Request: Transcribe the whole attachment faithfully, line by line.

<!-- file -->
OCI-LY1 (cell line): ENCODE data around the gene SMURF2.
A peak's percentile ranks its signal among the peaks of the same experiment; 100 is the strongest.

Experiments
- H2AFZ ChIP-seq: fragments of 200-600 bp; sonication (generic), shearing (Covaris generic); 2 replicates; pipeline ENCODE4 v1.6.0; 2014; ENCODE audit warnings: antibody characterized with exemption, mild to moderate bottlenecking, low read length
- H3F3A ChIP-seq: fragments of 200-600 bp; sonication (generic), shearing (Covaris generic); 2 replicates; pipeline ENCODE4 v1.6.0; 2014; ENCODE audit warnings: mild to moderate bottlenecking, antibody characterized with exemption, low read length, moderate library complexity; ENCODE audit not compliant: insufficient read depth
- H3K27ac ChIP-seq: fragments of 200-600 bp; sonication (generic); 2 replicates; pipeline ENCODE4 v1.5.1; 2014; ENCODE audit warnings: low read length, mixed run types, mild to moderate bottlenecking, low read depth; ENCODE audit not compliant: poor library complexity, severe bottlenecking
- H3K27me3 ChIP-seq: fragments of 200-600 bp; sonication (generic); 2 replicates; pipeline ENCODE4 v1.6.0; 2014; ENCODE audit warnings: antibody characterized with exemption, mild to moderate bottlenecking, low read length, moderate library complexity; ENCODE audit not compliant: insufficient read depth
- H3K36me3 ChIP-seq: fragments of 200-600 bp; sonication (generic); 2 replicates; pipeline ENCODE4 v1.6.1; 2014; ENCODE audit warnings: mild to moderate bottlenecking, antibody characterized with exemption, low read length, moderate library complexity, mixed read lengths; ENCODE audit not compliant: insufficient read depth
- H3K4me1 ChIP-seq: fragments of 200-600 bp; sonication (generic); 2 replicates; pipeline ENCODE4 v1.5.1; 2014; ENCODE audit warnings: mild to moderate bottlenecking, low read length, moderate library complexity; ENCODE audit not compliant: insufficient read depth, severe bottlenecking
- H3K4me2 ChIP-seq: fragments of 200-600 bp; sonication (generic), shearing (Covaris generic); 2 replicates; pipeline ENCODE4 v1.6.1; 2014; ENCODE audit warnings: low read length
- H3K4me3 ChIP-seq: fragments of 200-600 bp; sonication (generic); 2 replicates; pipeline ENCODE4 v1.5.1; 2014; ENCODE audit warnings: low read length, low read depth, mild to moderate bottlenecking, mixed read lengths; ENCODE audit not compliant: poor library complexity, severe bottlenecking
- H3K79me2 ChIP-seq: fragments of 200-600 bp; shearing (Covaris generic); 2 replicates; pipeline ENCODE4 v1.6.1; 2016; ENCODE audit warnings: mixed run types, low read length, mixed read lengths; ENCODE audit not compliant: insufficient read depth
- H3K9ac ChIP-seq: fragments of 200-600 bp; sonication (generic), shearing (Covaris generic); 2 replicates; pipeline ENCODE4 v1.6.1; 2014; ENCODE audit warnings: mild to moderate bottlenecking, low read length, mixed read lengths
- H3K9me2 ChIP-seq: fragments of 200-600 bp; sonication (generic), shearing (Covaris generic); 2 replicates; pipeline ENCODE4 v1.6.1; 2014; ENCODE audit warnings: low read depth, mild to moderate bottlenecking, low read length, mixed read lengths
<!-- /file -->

OCI-LY1 (cell line): ENCODE data around the gene SMURF2.
A peak's percentile ranks its signal among the peaks of the same experiment; 100 is the strongest.

Experiments
- H2AFZ ChIP-seq: fragments of 200-600 bp; sonication (generic), shearing (Covaris generic); 2 replicates; pipeline ENCODE4 v1.6.0; 2014; ENCODE audit warnings: antibody characterized with exemption, mild to moderate bottlenecking, low read length
- H3F3A ChIP-seq: fragments of 200-600 bp; sonication (generic), shearing (Covaris generic); 2 replicates; pipeline ENCODE4 v1.6.0; 2014; ENCODE audit warnings: mild to moderate bottlenecking, antibody characterized with exemption, low read length, moderate library complexity; ENCODE audit not compliant: insufficient read depth
- H3K27ac ChIP-seq: fragments of 200-600 bp; sonication (generic); 2 replicates; pipeline ENCODE4 v1.5.1; 2014; ENCODE audit warnings: low read length, mixed run types, mild to moderate bottlenecking, low read depth; ENCODE audit not compliant: poor library complexity, severe bottlenecking
- H3K27me3 ChIP-seq: fragments of 200-600 bp; sonication (generic); 2 replicates; pipeline ENCODE4 v1.6.0; 2014; ENCODE audit warnings: antibody characterized with exemption, mild to moderate bottlenecking, low read length, moderate library complexity; ENCODE audit not compliant: insufficient read depth
- H3K36me3 ChIP-seq: fragments of 200-600 bp; sonication (generic); 2 replicates; pipeline ENCODE4 v1.6.1; 2014; ENCODE audit warnings: mild to moderate bottlenecking, antibody characterized with exemption, low read length, moderate library complexity, mixed read lengths; ENCODE audit not compliant: insufficient read depth
- H3K4me1 ChIP-seq: fragments of 200-600 bp; sonication (generic); 2 replicates; pipeline ENCODE4 v1.5.1; 2014; ENCODE audit warnings: mild to moderate bottlenecking, low read length, moderate library complexity; ENCODE audit not compliant: insufficient read depth, severe bottlenecking
- H3K4me2 ChIP-seq: fragments of 200-600 bp; sonication (generic), shearing (Covaris generic); 2 replicates; pipeline ENCODE4 v1.6.1; 2014; ENCODE audit warnings: low read length
- H3K4me3 ChIP-seq: fragments of 200-600 bp; sonication (generic); 2 replicates; pipeline ENCODE4 v1.5.1; 2014; ENCODE audit warnings: low read length, low read depth, mild to moderate bottlenecking, mixed read lengths; ENCODE audit not compliant: poor library complexity, severe bottlenecking
- H3K79me2 ChIP-seq: fragments of 200-600 bp; shearing (Covaris generic); 2 replicates; pipeline ENCODE4 v1.6.1; 2016; ENCODE audit warnings: mixed run types, low read length, mixed read lengths; ENCODE audit not compliant: insufficient read depth
- H3K9ac ChIP-seq: fragments of 200-600 bp; sonication (generic), shearing (Covaris generic); 2 replicates; pipeline ENCODE4 v1.6.1; 2014; ENCODE audit warnings: mild to moderate bottlenecking, low read length, mixed read lengths
- H3K9me2 ChIP-seq: fragments of 200-600 bp; sonication (generic), shearing (Covaris generic); 2 replicates; pipeline ENCODE4 v1.6.1; 2014; ENCODE audit warnings: low read depth, mild to moderate bottlenecking, low read length, mixed read lengths